New ICO global mobile satellite system
BOEING SATELLITE SYSTEMS FACT SHEET
Posted: June 17, 2001
New ICO acquired the assets of ICO Global Communications (Holdings) Limited, which was established in January 1995 to provide global mobile personal communications services by satellite. The business was renamed New ICO following the successful $1.2 billion acquisition of the former ICO group. The acquisition was led by telecommunications pioneer Craig McCaw and completed in May 2000.
ICO ordered its first 12 satellites in July 1995, and three more in September 2000. All are versions of the popular Boeing 601 model, with selected subsystems modified for the special requirements of medium-Earth orbit. The first ICO satellite was destroyed in an unsuccessful launch March 12, 2000, on a Sea Launch vehicle from a platform in the Pacific Ocean.
The original 12 satellites were designed primarily for global mobile voice telephony services. Plans were announced in 2000 for BSS to modify the 11 remaining original spacecraft currently in production for the revamped New ICO system. The spacecraft modifications will assist in the enhancement of the New ICO constellation to provide high-quality voice and packet-data services. New ICO expects to begin service in 2003.
Under a separate contract, BSS is a strategic partner in ICO, with an original investment of $93.8 million. Other investors include many of the world's leading telecommunications operators, together currently servicing more than 10 million customers.
Upon full deployment, ICO users will have the choice of two planned handheld products: a compact dual-mode handset compatible with the ICO network and standard GSM protocol, and a cradle accessory that customers can use to adapt a standard cellular phone for satellite communication. The dual-mode handsets will select either satellite or terrestrial modes of operation automatically or under user control, subject to the availability of the satellite and terrestrial systems and the user's service arrangement.
The ICO satellite constellation will consist of 10 active satellites operating for 12 years in two orthogonal planes of medium-Earth orbit at an altitude of 10,390 kilometers (6,456 miles). The orbits will be inclined at 45 degrees to the equator with each plane having five operational satellites plus one spare.
The orbital pattern is designed for significant coverage overlap, ensuring that usually two - but sometimes three or four - satellites will be in view of a user and a satellite access node (SAN) at any time. Each satellite will cover approximately 25 percent of the Earth's surface at a given time.
The satellites will communicate with terrestrial networks through the ICONET, a high-bandwidth global Internet Protocol (IP) network. This will consist of 12 Earth stations or SANs located around the globe, connected via high-speed links. Eleven of the SANs have been constructed.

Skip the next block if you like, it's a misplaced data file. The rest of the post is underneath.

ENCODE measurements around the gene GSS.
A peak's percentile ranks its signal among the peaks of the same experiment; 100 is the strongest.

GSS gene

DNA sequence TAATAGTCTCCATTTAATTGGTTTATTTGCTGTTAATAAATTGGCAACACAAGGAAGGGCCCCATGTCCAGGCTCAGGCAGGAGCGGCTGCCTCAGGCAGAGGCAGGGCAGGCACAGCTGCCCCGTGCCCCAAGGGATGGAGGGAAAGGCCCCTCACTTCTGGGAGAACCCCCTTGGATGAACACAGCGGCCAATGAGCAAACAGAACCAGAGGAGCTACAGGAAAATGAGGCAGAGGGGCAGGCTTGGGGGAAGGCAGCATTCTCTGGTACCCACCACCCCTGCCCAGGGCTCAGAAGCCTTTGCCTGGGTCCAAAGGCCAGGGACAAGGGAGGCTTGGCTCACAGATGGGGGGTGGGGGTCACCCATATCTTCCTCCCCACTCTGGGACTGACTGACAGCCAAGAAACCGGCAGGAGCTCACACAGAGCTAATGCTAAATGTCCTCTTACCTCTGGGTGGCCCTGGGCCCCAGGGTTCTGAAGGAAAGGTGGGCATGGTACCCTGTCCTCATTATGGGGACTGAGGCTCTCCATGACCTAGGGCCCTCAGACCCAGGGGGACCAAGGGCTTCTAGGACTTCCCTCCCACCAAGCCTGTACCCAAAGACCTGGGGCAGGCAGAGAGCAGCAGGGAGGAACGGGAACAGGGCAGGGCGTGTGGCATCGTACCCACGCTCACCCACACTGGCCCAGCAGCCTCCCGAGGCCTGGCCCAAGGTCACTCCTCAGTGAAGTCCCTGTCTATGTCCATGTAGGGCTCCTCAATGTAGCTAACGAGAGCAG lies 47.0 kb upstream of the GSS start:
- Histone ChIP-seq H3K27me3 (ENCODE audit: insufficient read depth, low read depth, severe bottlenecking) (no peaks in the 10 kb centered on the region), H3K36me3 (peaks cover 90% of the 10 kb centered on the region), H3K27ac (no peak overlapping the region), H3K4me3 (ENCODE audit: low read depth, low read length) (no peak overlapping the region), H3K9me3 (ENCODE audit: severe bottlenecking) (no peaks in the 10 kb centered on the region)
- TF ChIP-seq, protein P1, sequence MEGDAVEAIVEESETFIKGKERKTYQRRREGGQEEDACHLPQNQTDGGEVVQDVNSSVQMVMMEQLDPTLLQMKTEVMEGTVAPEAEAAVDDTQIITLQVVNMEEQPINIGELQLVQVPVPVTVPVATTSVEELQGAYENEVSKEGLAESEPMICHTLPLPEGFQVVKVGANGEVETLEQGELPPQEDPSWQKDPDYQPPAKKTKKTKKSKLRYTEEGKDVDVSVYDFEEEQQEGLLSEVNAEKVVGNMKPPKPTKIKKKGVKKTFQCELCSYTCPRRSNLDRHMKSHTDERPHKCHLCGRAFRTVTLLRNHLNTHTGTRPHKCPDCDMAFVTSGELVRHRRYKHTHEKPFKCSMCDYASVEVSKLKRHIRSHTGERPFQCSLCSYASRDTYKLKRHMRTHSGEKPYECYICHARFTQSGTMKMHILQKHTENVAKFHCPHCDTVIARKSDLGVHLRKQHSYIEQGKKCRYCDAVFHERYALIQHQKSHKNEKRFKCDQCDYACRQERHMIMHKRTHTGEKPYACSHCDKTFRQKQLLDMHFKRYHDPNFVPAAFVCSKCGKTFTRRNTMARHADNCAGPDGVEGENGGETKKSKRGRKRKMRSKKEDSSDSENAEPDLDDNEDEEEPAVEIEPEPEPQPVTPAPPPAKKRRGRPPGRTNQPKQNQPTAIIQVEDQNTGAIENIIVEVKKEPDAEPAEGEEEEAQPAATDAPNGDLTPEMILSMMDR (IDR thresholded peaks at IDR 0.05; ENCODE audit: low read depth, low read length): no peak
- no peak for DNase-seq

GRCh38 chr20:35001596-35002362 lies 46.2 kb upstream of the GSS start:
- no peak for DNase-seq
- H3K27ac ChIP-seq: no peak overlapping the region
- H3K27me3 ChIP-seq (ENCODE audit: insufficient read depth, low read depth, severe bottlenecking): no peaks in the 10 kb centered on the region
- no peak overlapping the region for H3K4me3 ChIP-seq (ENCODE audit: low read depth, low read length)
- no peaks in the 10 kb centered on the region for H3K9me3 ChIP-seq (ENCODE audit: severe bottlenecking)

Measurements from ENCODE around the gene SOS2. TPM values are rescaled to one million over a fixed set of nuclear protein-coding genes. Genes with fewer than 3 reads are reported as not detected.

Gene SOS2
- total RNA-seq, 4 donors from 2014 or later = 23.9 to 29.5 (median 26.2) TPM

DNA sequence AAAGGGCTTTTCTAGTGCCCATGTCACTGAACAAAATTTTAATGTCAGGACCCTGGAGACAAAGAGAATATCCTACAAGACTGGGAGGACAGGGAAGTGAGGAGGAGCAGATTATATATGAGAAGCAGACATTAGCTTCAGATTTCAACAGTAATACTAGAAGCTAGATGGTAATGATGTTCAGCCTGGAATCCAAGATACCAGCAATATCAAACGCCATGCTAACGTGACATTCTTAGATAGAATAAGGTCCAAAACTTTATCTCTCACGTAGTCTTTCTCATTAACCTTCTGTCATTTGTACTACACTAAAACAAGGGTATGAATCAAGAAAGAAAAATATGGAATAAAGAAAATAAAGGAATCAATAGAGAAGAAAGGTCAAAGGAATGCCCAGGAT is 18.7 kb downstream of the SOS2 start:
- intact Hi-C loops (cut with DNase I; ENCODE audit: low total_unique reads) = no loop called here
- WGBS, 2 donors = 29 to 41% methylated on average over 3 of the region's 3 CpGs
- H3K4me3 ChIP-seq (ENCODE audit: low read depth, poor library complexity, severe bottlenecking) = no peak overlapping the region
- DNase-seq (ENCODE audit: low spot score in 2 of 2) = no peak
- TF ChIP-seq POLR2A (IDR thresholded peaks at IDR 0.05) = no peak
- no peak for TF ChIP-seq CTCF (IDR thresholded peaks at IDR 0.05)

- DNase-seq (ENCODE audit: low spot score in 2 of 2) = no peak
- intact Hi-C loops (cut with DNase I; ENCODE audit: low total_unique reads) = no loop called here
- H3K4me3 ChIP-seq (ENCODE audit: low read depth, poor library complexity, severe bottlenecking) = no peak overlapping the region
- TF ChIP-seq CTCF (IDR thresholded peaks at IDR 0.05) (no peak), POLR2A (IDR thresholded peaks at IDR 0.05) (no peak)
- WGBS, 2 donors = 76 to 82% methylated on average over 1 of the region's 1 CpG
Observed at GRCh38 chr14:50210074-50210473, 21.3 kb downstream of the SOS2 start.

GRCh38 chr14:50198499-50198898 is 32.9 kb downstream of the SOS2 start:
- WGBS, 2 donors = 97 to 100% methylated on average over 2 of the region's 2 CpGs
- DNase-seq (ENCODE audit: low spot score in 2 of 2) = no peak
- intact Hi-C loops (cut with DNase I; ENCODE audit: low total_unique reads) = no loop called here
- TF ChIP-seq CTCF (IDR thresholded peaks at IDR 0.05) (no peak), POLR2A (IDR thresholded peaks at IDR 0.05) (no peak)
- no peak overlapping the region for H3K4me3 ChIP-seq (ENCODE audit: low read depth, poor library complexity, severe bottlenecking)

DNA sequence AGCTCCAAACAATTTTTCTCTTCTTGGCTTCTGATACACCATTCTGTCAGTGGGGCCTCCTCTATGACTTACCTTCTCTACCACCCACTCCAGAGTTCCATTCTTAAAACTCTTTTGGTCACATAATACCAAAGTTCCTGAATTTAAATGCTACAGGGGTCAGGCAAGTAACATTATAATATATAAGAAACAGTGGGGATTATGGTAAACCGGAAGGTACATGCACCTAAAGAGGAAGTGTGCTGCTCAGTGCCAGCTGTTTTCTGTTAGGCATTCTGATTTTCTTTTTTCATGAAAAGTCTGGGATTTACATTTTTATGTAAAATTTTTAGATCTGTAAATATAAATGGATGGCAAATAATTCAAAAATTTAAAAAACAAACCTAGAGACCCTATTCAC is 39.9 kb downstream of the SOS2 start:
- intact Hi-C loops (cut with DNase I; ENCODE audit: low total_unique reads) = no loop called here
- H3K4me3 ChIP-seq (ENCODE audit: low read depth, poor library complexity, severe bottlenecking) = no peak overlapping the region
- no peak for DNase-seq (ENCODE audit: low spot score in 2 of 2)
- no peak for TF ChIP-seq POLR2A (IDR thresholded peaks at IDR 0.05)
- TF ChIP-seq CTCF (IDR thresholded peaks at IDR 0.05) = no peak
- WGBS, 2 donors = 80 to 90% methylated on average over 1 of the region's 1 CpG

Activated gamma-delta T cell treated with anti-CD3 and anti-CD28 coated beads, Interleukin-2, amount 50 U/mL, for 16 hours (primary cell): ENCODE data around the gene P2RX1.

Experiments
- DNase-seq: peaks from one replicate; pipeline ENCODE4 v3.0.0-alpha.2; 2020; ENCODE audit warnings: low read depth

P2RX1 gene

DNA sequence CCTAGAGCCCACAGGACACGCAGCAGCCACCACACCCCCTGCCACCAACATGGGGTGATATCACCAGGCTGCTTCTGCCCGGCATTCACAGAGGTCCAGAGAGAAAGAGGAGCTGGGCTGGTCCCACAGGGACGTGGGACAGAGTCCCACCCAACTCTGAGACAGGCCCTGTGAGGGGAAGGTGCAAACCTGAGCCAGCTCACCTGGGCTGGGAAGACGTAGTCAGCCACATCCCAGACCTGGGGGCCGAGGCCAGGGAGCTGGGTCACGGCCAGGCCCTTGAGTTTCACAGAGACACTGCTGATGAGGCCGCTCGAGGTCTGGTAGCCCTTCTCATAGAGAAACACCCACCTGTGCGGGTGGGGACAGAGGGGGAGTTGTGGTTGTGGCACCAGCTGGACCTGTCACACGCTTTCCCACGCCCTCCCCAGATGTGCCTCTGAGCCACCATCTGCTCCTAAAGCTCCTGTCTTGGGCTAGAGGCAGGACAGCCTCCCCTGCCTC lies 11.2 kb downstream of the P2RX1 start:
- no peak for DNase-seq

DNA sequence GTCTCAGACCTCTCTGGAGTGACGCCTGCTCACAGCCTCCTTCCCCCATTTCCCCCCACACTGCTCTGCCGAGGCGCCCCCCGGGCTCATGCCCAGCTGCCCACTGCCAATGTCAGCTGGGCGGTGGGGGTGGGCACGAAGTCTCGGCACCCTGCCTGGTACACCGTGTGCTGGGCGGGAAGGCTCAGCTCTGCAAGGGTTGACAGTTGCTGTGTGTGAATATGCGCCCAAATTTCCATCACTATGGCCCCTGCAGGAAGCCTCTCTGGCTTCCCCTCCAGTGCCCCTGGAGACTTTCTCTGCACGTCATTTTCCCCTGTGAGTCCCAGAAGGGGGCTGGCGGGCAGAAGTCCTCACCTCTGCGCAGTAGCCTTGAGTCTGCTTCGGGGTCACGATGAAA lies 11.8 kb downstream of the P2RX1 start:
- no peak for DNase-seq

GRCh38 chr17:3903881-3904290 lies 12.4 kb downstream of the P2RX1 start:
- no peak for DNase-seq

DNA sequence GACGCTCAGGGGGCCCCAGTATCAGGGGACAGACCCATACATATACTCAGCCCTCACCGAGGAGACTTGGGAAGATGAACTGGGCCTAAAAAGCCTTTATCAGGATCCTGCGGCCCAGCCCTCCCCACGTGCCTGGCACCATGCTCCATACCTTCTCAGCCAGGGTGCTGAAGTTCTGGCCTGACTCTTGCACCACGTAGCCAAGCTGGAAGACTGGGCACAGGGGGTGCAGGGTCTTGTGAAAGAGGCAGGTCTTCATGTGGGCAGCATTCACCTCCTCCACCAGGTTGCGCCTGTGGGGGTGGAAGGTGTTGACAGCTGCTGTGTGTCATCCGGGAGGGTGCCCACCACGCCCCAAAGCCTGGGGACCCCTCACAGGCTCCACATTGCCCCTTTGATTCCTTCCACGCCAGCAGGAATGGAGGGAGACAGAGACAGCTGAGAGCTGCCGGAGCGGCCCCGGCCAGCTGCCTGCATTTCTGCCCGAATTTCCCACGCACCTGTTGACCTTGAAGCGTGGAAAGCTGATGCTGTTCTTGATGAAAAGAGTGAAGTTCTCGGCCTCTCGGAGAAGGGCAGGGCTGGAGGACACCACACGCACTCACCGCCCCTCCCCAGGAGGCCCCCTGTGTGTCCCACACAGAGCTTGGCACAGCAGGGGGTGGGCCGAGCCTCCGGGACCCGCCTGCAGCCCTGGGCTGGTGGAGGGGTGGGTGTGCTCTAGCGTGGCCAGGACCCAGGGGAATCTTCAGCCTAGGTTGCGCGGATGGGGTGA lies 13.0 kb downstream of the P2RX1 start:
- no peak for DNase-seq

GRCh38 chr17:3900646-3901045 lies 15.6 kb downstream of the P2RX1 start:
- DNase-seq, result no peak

The satellite orbits have been selected to provide continuous coverage of the entire globe while allowing users to benefit from high elevation angles averaging over 40 degrees. An instantaneous view of the coverage provided by 10 satellites at an elevation of 0 degrees or more is shown in the accompanying diagram.
The digital processor can route communications to mobile users anywhere in 163 S-band spot beams over 30 MHz of bandwidth, depending on changing traffic demand. The 163 spot beams are realized by separate transmit and receive active direct radiating arrays (DRA). Each antenna has 127 radiating elements and associated bandpass filtering and amplification.
Each ICO satellite will have a pair of four-panel solar wings, with dual-junction gallium arsenide solar cells shielded with 30 mils of cover glass. The solar arrays will provide 8,900 watts of end-of-life power.
The ICO satellites will use Sun nadir steering to maintain the solar array and antenna array pointing. Sun nadir steering entails keeping a satellite's solar array pointed toward the Sun while keeping its S-band DRA antenna pointed toward the Earth. Depending on the time of year, the spacecraft will perform a yaw turn that is centered at local spacecraft noon and midnight to optimize thermal and solar performance.
Direct placement of the satellites into orbit by the launch vehicle allows for the simplification of the standard Boeing 601 propulsion system.
Flight data file
Vehicle: Atlas 2AS (AC-156)
Payload: ICO F-2
Launch date: June 19, 2001
Launch window: 12:41-2:41 a.m. EDT (0441-0641 GMT)
Launch site: SLC-36B, Cape Canaveral, Fla.
Satellite broadcast: Telstar 5, Trans. 23, C-band
Launch timeline - Chart with times and descriptions of events to occur during the launch.
Ground track - See the trajectory the rocket will follow during its flight.
Atlas 2AS vehicle data - Overview of the rocket that will launch the classified NRO payload.
Launch windows - Listing of the available times to launch in coming days.
Restricted zone - Map outlining the Launch Hazard Area where mariners should remain clear for the liftoff.
Atlas index - A directory of our previous Atlas launch coverage.
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